Copyright 1912 by the
Ives Manufacturing Corporation
It all came about from the wonderful ride that Howard Norris took from New York to
Albany in the cab of the Empire State Flyer.
The Fastest Train in the World
You see, Howards uncle is an engineer on a railroad, but Howard is only twelve.
So they said he was too young to ride in the cab of the fastest train in the world.
Then Howard wrote a letter to the President, who likes boys, and when the answer
came there was an order all signed that Howard was to ride in the cab of the Empire
State Flyer as far as Albany on the next Saturday.
It was a few minutes before starting time when Howard arrived at the Grand Central
Station on the day of his trip. The big electric engine is waiting to take the train
as far as Kingsbridge. The last passengers are crowding into the Pullman and day
coaches. Porters are shouting like mad as they put aboard the last pieces of baggage.
The motorman lifts Howard up into the electric engine and puts him on the seat beside
him. Howard is to be placed in charge of his uncle, the engineer, at Kingsbridge,
where the big steam engine is coupled to the train.
They are off. Through the tunnel, by the high houses in the city, over the big bridge,
along the Harlem River; and before Howard knows it, he is at Kingsbridge. It takes
only a minute for the motorman to toss him into his uncles arms and in a jiffy
Howard is in the cab of the Flyers engine, sitting right behind the engineer.
Starting the Monster
Isnt she a whopper! calls Howard to the fireman. The fireman is busy; he
I wish I were an engineer, Howard said to himself as he looked out of the
front window at the shining black monster. Anyway, some day Im going to
have an engine all my own.
The fireman leans out of the cab window looking toward the rear of the long train,
but the engineer sits with his left hand on the throttle, looking straight ahead.
Howard snuggles down in the little seat behind him. All right! shouts the fireman
so suddenly that Howard jumps. The throttle flies open and the first great puff seems
to blow the smokestack right out of the engine. Over switches, through tunnels, under
bridges and along the shores of the Hudson River, the proud engine sweeps. The water
looks blue and shiny in the bright morning sun. Some boys are fishingbut for once
Howard doesnt envy them.
Forty Miles an Hour
Forty miles an hour! shouts the fireman above the noise of the train.
The tracks look to Howard like threads of steel stretching far ahead, and the big
puffing engine fairly eats them up. On one side is the river, on the other a rock
wall, and above the wall, vines and trees. People along the line are looking for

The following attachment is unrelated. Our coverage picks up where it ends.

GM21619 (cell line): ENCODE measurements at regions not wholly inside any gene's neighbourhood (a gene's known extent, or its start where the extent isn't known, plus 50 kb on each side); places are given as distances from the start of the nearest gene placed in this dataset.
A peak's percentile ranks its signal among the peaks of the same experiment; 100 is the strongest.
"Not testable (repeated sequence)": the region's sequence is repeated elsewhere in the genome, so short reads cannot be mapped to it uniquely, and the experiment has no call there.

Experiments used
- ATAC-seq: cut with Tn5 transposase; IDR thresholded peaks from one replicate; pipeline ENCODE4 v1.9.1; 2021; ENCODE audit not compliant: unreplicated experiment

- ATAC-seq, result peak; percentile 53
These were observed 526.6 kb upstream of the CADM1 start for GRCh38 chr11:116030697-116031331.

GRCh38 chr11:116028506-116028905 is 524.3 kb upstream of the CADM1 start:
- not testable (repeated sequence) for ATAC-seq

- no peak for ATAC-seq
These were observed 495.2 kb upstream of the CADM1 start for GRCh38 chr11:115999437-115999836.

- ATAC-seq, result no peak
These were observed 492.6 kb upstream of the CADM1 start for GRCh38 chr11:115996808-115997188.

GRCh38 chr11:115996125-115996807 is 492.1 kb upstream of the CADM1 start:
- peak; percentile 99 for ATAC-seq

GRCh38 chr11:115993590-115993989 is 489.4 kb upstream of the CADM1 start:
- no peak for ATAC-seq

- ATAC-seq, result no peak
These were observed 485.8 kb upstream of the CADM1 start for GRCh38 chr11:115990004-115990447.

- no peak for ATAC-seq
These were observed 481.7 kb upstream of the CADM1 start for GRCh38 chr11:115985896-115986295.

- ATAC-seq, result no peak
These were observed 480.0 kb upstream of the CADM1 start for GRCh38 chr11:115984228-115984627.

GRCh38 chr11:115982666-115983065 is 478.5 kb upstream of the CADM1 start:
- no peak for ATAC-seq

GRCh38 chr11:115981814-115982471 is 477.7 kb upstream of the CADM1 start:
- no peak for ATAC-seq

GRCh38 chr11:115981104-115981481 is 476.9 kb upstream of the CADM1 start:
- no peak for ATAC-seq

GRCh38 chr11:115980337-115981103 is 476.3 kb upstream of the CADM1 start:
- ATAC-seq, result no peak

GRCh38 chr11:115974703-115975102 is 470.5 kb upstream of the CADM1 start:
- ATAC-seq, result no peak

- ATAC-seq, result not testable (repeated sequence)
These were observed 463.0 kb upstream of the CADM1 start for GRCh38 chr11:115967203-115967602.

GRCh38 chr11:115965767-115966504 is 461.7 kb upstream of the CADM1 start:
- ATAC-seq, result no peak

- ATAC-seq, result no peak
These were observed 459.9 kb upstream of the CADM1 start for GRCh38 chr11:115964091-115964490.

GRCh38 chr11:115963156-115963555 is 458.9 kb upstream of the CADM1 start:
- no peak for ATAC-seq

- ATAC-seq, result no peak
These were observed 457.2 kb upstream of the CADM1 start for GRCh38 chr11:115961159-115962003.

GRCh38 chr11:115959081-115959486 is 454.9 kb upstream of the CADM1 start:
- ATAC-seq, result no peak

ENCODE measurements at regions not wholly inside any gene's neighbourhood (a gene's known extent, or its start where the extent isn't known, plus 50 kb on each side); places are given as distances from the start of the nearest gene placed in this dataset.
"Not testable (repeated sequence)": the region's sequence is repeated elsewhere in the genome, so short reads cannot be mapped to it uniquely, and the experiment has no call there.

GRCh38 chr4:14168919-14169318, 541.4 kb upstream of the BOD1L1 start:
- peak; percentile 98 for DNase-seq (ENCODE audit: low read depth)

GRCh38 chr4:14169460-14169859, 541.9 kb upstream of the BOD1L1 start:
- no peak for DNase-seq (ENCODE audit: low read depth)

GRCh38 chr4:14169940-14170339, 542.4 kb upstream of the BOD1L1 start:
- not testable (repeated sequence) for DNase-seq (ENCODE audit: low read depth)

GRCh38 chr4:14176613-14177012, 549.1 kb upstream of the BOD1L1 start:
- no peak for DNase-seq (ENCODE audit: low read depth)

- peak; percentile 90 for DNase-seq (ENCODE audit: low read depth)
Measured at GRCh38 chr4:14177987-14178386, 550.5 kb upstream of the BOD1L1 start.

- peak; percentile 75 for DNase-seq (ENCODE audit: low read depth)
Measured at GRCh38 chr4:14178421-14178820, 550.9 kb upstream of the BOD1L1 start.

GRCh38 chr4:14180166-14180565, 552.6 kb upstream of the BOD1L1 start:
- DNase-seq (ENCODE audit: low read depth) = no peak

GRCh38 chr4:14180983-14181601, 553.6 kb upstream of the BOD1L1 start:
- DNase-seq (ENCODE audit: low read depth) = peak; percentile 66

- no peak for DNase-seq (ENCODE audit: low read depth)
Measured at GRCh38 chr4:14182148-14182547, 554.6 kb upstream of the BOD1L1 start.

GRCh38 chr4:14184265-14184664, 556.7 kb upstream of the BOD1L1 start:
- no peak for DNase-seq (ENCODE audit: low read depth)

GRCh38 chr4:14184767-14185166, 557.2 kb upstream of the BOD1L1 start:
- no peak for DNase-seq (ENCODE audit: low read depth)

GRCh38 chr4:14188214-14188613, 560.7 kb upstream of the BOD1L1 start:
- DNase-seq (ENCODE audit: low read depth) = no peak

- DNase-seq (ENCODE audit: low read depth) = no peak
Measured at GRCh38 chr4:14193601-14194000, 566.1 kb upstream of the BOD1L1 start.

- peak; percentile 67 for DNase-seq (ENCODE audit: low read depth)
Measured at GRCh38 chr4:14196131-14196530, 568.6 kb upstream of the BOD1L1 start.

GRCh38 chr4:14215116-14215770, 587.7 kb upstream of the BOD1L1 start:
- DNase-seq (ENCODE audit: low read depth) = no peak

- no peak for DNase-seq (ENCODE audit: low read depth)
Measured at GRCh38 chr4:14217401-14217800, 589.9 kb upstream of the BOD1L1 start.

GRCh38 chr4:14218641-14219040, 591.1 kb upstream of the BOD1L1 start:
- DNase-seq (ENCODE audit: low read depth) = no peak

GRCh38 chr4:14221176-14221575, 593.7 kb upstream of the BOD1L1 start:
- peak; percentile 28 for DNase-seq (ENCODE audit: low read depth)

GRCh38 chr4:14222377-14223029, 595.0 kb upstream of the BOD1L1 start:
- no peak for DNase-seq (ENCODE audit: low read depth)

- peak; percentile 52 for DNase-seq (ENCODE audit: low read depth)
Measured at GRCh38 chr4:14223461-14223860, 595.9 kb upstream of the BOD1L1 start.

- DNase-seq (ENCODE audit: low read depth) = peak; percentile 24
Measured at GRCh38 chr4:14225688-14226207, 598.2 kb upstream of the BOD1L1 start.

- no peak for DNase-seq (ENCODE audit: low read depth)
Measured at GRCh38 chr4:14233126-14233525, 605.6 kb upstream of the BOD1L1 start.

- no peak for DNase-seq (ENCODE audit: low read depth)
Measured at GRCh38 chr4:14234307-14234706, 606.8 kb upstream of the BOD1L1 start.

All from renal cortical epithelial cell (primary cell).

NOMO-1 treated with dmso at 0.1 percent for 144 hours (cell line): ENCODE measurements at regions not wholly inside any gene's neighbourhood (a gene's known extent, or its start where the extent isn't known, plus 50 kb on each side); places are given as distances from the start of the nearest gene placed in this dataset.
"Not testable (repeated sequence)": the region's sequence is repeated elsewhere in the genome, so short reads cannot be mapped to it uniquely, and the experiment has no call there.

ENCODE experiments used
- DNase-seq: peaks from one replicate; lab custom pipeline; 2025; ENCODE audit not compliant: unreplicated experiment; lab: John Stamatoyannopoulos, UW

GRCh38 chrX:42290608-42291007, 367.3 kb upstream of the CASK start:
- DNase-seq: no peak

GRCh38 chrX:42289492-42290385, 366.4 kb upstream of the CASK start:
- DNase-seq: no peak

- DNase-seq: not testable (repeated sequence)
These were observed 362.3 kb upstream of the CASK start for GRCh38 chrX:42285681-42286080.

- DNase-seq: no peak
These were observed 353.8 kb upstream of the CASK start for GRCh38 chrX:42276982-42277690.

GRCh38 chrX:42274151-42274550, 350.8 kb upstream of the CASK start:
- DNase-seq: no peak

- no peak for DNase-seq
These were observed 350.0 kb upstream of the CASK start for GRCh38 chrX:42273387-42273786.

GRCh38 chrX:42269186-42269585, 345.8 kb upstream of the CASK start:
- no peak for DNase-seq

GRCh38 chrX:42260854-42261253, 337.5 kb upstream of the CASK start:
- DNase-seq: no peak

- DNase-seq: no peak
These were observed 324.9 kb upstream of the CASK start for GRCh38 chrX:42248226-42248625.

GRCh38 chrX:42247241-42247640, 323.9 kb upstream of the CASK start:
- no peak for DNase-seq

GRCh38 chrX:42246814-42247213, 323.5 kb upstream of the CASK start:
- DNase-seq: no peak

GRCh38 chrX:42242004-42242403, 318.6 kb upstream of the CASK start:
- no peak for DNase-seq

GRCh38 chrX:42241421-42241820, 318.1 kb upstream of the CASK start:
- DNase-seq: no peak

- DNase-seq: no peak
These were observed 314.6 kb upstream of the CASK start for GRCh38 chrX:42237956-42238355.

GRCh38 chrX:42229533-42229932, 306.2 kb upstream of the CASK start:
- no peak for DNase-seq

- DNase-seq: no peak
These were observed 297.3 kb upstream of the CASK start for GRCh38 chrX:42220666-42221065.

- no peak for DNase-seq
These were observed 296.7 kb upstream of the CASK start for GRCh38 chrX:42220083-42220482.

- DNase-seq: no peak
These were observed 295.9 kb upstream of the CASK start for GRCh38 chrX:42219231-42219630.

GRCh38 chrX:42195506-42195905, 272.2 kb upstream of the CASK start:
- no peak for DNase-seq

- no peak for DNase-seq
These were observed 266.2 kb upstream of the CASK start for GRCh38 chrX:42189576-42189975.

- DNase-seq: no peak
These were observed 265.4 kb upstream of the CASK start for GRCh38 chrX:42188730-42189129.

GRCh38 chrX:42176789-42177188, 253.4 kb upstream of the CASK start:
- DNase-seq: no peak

the Flyer and wave as she passes. Howard tries in vain to read the signs on the
stations as they whiz by.
Now the smoke clears from the track, the engine begins to swing and sway as the
speed increases. Now and then a southbound train brushes by. The men in the signal
towers are all looking for the Flyer and wave as she rushes past.
Three Minutes Late
I wonder if we are on time, Howard calls to the fireman, who looks at his watch
and holds up three fingers. Three minutes Late! it means.
A moment after the engineer shouts, Look out for her, Bill! at the same
time pulling the throttle wide open.
Bill, the fireman, knows his business. Taking the clinker hook he levels
off the fire, shakes the grate and closes the fire-box door. The black smoke
rolls thick and fast from the stack and then clears away. Then the fireman
throws in three or four huge shovelsful of coal, closes the door and leans
out of the window to watch the smoke. A fireman tells by the color of the
smoke how his fire burns.
What jolly fun it is to be a fireman, Howard says. Its the next best
thing to being an engineer.
A Mile A Minute
After they round the next curve there is a long straight line ahead of
them, stretching miles away. A moment later the fireman looks across at
Howard and shouts: A mile a minute!
The mighty locomotive trembles and shakes and throbs as she swallows up
the track in front of her. Faster and faster they fly.
Sixty-five miles! shouts the fireman. A little later he calls
Seventy! then Eighty!
Gee! says Howard to himself as he holds on to his seat,
talk about toboggans and automobilesthey aint a patch to this.
Then they begin to slow down. The fireman points to a big building in
the distance on the left.
The State Capitol at Albany, he shouts in Howards ears. Howard is
sorry they got there so soon. He wishes he could ride all night in
that wonderful engine. But he made up his mind then and there to
own a railroad of his own.
When Howard reached home he could talk of nothing else but his